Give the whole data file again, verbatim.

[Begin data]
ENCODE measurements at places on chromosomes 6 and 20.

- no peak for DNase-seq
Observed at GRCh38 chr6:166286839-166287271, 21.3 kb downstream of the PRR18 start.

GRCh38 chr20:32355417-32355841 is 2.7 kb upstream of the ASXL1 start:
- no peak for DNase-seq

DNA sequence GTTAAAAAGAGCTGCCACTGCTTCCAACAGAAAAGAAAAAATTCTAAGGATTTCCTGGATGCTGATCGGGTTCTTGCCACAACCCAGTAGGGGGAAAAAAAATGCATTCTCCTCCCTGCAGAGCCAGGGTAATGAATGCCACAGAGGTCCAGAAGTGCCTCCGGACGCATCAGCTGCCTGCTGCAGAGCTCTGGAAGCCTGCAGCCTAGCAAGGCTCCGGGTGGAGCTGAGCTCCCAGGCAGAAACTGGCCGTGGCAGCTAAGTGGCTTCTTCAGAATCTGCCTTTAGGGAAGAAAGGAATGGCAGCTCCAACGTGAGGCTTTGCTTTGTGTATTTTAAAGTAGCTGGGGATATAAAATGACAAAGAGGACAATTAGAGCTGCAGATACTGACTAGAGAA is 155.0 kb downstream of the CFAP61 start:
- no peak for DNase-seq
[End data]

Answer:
ENCODE measurements at places on chromosomes 6 and 20.

- no peak for DNase-seq
Observed at GRCh38 chr6:166286839-166287271, 21.3 kb downstream of the PRR18 start.

GRCh38 chr20:32355417-32355841 is 2.7 kb upstream of the ASXL1 start:
- no peak for DNase-seq

DNA sequence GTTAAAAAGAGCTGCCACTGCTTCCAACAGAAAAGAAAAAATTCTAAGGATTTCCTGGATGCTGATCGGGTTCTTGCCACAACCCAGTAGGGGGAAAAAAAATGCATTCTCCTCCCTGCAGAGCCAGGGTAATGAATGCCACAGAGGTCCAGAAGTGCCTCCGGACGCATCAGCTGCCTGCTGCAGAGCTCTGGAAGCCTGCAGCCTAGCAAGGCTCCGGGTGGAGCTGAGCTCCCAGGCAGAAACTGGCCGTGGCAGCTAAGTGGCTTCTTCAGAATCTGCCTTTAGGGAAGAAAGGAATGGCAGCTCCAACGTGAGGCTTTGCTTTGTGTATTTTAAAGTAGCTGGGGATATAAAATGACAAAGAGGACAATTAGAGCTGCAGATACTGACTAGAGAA is 155.0 kb downstream of the CFAP61 start:
- no peak for DNase-seq